Intangible cultural heritage in fashion marketing: from Number 1 Savile Row to the world

Research output: Chapter in Book/Report/Conference proceedingConference contribution


UNESCO recognizes local craft knowledge and skills in its global system of ‘Intangible Cultural Heritage’ which has been adopted by Shanghai and Hong Kong to recognize their tailoring traditions (Legco, 2014). In London’s Mayfair, Savile Row has long been the physical and spiritual home of men’s tailoring; the street having such a strong resonance with the trade practiced there that the Japanese word for tailoring is ‘Savile Row’ ( 背広 ) (Cress, 2011). Savile Row has faced an uncertain future against the threats of fast fashion and off-shoring, but is currently enjoying a renaissance with new businesses opening and the forming of trade associations such as the Savile Row Bespoke Association (Savile Row Bespoke Association, 2015) to protect and promote the tailoring craft as practiced on this most famous of addresses. The fashion industry has seen the prevalence of rebrands, relaunches and revivals and London Collections Men has drawn the fashion media’s attention to London’s cultural heritage as embodied in the bespoke suits of the Savile Row tailor. Heritage brands such as Burberry and Dunhill found success internationally, highlighting heritage and craftsmanship and placing this at the centre of marketing strategies facilitated by digital media. Fashion is often defined as ephemeral (Craik, 1993) yet heritage and authenticity are key drivers for fashion consumers (Kapferer and Bastien 2012); brand positioning around artisanship, ingredient branding and country of origin are central to fashion marketing strategies (Anholt, 2004). Brand storytelling highlighting history, associations and archives adds value for heritage brands (Hancock 2009; Lindstrom 2010). Gieves & Hawkes is located at Number One Savile Row – arguably the most prestigious address in tailoring – and is using its 240-year history to inform a product and promotional makeover, which includes developing new lines, creating fashion films to showcase its history and displaying iconic items from the brand’s archive in-store. The brand’s three royal warrants act as a heritage calling card in Asia where Gieves & Hawkes has focused its international expansion responding to luxury consumers’ interest in heritage brands (Lu, 2008). This paper is based on field research in Hong Kong, Shanghai and London, interviews with key marketing and creative staff at Gieves & Hawkes as well as a review of brand marketing materials to analyze how intangible cultural heritage informs the contemporary fashion marketing practices of the Savile Row tailor as they expand from West (End) to East.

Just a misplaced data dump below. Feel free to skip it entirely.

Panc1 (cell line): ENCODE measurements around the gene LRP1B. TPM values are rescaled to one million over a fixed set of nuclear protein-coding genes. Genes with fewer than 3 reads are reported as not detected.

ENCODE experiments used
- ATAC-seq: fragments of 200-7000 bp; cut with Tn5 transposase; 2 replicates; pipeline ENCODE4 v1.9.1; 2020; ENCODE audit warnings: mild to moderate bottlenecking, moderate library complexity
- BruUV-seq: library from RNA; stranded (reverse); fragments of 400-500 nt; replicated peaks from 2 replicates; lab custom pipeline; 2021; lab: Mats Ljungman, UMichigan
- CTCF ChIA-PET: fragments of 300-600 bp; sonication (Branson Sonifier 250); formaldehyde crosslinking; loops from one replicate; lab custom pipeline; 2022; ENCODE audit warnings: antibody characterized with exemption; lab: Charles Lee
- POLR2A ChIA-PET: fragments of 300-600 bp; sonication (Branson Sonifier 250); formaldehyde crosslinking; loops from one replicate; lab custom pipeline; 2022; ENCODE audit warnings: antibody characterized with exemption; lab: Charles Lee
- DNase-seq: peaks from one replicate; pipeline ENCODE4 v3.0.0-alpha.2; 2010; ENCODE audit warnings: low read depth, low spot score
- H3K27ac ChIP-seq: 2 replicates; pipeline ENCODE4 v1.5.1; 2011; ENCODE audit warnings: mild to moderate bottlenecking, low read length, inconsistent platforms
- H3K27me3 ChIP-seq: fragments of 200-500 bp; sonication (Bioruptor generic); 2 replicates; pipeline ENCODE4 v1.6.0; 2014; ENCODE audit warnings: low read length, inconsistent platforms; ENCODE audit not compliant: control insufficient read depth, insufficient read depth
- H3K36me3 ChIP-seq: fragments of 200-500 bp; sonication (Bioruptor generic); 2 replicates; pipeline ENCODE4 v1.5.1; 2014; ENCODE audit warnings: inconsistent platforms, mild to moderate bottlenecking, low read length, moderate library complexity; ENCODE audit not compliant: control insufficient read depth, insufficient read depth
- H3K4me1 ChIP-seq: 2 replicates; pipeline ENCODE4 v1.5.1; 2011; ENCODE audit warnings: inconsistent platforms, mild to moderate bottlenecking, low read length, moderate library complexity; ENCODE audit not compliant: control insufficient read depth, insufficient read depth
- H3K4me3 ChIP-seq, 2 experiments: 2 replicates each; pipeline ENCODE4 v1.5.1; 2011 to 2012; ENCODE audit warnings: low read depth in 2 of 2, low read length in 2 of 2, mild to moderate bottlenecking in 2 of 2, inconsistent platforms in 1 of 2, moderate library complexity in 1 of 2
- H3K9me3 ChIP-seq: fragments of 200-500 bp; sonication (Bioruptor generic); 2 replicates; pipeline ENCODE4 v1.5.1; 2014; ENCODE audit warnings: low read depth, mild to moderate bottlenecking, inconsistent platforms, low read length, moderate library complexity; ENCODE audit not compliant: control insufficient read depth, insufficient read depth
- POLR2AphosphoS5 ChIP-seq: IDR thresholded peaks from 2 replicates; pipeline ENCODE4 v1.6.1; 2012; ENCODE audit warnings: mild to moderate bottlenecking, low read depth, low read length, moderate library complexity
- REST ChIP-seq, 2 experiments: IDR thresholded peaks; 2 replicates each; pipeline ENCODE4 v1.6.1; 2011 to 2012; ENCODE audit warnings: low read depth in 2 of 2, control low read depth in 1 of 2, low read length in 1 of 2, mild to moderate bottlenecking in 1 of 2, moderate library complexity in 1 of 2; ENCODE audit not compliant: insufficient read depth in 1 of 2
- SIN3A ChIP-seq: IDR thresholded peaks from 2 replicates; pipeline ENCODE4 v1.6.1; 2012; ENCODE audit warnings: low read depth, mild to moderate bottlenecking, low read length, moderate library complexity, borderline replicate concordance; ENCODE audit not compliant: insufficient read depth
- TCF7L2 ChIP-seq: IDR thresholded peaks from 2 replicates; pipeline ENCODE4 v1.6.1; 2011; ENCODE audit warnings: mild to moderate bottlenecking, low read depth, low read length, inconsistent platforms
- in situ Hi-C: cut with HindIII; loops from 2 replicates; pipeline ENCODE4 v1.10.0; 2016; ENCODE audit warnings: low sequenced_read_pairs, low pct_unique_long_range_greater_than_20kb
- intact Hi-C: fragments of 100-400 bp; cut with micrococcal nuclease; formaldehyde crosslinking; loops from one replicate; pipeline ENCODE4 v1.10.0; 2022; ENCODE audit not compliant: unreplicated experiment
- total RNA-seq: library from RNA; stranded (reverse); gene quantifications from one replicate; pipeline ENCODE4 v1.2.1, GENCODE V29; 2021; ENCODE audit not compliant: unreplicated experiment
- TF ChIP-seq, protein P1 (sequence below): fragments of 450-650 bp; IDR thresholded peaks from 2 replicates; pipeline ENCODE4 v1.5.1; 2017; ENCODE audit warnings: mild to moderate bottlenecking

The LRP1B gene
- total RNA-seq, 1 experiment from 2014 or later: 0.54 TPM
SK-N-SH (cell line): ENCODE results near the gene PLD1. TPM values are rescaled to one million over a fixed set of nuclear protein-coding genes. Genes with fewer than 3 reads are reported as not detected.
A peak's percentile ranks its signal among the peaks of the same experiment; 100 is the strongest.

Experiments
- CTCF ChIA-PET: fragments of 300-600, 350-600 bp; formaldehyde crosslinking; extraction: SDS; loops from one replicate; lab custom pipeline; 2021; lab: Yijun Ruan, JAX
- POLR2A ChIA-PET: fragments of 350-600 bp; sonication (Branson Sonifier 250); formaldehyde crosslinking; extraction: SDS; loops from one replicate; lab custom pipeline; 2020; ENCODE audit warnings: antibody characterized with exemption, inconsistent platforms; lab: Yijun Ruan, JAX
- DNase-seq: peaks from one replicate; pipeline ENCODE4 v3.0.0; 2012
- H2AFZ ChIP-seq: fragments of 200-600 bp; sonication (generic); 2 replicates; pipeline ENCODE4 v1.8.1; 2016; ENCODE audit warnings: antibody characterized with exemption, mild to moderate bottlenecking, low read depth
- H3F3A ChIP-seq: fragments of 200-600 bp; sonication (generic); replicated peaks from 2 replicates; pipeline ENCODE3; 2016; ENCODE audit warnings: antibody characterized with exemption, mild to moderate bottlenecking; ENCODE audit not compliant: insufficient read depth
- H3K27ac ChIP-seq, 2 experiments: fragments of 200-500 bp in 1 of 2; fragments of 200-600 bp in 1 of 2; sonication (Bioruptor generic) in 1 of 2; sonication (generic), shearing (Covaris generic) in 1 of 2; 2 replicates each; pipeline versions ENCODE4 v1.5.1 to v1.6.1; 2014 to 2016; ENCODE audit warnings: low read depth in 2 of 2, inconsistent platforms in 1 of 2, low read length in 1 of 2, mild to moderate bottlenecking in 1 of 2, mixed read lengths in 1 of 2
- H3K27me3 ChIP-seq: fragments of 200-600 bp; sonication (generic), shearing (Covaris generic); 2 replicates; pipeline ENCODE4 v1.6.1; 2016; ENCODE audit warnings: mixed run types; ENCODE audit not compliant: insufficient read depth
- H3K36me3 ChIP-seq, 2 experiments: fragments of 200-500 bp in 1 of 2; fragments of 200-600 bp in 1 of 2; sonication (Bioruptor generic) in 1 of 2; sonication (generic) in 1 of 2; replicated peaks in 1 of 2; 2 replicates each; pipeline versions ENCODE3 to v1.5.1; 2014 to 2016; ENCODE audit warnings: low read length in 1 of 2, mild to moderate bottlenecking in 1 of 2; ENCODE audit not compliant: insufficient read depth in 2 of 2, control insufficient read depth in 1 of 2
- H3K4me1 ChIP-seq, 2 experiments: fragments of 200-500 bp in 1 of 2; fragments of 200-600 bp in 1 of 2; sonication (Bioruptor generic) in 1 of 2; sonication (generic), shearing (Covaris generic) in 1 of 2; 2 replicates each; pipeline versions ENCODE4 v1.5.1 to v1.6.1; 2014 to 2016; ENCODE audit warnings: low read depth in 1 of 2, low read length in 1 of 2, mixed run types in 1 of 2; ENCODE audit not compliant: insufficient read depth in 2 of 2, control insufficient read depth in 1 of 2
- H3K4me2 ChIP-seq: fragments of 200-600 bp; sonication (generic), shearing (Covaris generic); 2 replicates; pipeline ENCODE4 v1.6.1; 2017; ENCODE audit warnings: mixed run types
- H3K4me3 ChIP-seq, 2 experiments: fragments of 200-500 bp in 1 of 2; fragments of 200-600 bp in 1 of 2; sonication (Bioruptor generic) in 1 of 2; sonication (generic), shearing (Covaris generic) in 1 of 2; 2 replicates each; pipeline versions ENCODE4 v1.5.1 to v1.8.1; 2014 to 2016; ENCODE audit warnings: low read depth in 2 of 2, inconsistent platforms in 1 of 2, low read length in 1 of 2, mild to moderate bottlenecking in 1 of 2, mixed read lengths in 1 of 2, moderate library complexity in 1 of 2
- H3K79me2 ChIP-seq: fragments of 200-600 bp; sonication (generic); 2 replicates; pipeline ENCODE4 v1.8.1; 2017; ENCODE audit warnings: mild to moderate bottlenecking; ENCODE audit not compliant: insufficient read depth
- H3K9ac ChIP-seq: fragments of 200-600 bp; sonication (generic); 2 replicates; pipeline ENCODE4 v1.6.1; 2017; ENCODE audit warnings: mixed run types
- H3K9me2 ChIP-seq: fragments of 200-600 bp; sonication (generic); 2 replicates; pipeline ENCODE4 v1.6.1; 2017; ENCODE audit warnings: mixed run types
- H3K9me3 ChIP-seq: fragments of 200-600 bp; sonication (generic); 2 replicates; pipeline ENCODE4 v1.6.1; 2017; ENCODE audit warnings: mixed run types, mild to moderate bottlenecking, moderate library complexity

Original languageEnglish
Title of host publication18th Annual IFFTI Conference: The International Foundation of Fashion Technology Institutes
EditorsYuanfeng Liu, Frances Corner
PublisherChina Textile & Apparel Press
Number of pages10
Publication statusPublished - 2016


  • intangible cultural heritage
  • Gieves & Hawkes
  • Savile Row
  • fashion
  • tailoring


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